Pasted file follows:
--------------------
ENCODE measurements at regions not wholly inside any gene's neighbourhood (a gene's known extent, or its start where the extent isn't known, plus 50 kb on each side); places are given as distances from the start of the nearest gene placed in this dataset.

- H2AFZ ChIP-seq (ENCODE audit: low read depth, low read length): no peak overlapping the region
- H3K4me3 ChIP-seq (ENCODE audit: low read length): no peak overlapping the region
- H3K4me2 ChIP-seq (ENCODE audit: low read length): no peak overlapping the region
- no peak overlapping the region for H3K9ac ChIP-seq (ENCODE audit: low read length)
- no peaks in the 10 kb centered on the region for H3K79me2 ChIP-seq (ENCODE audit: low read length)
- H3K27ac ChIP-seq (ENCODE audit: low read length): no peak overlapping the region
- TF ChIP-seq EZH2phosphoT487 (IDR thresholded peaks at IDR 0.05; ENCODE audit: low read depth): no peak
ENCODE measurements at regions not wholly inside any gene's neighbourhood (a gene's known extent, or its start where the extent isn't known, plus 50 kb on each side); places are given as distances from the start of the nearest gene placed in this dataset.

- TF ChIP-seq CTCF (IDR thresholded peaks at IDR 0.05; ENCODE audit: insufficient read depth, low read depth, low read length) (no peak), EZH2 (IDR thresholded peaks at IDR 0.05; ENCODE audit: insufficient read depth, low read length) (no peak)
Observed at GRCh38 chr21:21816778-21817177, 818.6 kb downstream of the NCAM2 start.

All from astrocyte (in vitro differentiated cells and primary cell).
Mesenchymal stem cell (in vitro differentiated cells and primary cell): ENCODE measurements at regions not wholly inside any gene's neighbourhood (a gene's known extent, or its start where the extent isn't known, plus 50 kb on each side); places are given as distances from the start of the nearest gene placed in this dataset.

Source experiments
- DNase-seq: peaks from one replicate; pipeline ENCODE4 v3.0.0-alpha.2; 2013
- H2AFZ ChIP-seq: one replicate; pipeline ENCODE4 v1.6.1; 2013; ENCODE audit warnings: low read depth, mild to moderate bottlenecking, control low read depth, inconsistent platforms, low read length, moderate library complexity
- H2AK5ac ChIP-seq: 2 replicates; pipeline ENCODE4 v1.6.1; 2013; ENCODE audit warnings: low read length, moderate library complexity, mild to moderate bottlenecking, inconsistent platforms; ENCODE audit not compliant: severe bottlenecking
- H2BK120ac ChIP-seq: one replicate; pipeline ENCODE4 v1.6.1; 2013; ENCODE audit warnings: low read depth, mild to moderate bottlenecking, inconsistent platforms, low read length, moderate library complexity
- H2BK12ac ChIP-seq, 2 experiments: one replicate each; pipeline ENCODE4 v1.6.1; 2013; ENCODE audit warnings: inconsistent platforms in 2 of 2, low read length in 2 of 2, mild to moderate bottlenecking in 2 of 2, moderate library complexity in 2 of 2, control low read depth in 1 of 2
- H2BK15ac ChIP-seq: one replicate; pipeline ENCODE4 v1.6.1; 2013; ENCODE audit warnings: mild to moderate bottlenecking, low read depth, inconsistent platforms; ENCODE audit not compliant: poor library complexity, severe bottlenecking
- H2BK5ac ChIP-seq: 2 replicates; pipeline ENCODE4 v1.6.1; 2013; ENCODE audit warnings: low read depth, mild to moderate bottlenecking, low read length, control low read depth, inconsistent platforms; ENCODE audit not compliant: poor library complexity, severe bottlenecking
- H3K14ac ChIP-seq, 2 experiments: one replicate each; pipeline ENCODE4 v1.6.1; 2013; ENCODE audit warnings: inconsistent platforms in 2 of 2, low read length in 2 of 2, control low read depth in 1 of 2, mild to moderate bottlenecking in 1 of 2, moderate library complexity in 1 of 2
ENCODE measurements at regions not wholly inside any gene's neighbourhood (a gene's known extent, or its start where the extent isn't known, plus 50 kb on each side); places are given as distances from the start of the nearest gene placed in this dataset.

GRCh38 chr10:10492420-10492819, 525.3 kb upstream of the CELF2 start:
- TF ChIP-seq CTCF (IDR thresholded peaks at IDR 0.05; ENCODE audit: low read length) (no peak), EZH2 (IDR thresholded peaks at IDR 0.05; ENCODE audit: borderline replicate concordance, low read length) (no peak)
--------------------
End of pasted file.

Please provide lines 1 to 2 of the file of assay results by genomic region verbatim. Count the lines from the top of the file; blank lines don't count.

ENCODE measurements at regions not wholly inside any gene's neighbourhood (a gene's known extent, or its start where the extent isn't known, plus 50 kb on each side); places are given as distances from the start of the nearest gene placed in this dataset.

- H2AFZ ChIP-seq (ENCODE audit: low read depth, low read length): no peak overlapping the region